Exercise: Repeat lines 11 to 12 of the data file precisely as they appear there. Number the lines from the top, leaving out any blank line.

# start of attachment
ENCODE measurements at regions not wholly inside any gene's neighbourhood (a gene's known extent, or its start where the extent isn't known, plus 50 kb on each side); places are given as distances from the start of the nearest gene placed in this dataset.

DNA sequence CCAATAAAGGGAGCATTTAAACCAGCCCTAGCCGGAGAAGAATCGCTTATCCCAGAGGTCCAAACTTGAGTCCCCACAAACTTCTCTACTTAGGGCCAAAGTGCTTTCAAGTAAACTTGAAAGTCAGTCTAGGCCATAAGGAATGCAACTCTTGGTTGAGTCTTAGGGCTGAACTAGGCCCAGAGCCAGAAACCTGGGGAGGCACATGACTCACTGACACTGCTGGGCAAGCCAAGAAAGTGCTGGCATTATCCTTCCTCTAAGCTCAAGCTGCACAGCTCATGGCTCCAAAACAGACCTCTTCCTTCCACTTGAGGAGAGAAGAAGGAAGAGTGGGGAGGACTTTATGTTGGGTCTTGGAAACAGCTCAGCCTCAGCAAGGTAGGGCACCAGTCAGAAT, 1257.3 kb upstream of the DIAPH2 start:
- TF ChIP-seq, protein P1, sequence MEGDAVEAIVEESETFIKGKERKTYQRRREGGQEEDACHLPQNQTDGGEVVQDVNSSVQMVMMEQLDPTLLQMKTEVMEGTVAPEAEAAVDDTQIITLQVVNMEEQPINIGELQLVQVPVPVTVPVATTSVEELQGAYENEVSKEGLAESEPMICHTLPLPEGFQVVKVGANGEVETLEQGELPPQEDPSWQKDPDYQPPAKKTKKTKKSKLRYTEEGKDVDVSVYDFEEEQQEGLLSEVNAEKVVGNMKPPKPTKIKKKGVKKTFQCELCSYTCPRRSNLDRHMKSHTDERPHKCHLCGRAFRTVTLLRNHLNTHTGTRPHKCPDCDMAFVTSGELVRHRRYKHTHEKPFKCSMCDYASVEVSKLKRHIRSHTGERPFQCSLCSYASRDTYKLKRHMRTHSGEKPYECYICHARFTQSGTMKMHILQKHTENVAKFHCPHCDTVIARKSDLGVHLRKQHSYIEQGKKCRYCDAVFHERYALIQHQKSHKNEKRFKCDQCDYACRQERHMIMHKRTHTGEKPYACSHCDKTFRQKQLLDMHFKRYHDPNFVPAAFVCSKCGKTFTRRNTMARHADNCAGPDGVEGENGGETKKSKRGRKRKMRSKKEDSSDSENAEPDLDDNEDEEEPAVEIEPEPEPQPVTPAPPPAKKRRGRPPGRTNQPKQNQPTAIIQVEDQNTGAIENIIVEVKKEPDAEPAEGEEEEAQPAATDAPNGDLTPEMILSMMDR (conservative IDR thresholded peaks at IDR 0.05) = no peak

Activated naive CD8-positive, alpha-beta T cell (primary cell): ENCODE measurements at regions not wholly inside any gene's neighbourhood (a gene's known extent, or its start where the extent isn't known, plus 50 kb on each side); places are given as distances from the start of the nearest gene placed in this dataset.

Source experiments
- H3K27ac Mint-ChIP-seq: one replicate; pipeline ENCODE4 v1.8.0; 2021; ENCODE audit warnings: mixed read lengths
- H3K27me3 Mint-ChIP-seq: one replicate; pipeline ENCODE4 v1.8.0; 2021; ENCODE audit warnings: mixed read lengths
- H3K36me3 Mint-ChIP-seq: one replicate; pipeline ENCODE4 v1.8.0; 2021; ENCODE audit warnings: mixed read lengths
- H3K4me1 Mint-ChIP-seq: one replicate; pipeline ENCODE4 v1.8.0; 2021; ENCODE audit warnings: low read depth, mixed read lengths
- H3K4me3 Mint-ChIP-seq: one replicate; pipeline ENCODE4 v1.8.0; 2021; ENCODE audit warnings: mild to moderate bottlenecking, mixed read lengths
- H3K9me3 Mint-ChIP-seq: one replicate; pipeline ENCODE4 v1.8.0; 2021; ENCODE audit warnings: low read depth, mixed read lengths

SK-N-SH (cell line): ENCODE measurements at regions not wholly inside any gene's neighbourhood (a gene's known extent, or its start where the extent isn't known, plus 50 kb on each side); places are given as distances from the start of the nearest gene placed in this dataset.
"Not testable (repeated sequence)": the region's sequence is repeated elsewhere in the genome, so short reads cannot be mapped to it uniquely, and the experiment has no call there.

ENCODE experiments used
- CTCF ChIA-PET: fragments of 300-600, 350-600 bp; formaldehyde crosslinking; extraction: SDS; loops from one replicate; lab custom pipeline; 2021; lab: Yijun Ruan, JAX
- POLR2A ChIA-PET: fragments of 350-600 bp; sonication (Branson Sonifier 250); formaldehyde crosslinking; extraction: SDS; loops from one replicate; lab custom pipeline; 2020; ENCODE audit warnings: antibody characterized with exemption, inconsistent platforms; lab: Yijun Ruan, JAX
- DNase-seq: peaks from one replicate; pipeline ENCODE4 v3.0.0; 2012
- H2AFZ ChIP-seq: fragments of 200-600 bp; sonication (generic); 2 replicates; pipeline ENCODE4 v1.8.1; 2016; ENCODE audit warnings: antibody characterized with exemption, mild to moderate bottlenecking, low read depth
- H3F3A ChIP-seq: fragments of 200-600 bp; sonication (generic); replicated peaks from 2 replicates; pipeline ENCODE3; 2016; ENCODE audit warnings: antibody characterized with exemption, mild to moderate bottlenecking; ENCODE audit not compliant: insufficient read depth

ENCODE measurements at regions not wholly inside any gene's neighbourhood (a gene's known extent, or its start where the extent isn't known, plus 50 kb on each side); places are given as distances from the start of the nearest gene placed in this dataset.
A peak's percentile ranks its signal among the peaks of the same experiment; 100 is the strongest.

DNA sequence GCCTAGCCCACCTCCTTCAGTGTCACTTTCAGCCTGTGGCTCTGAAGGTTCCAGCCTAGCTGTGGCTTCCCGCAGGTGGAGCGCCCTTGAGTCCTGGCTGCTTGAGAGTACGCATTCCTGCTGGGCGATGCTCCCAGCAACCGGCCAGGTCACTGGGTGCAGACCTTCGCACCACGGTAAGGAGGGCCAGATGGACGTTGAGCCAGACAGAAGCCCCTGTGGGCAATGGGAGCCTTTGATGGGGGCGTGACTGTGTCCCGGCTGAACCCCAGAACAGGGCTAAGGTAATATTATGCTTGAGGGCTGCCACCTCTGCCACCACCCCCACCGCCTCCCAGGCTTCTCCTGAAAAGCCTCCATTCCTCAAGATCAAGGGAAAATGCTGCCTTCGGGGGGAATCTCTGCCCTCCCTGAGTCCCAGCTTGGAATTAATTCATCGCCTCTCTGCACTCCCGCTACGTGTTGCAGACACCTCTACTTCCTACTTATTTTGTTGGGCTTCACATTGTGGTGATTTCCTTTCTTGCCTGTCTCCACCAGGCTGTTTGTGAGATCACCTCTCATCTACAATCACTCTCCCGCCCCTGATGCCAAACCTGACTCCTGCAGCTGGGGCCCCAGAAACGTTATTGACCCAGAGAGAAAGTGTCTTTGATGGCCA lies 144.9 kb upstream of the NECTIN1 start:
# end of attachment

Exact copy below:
- H3K9me3 Mint-ChIP-seq: one replicate; pipeline ENCODE4 v1.8.0; 2021; ENCODE audit warnings: low read depth, mixed read lengths

SK-N-SH (cell line): ENCODE measurements at regions not wholly inside any gene's neighbourhood (a gene's known extent, or its start where the extent isn't known, plus 50 kb on each side); places are given as distances from the start of the nearest gene placed in this dataset.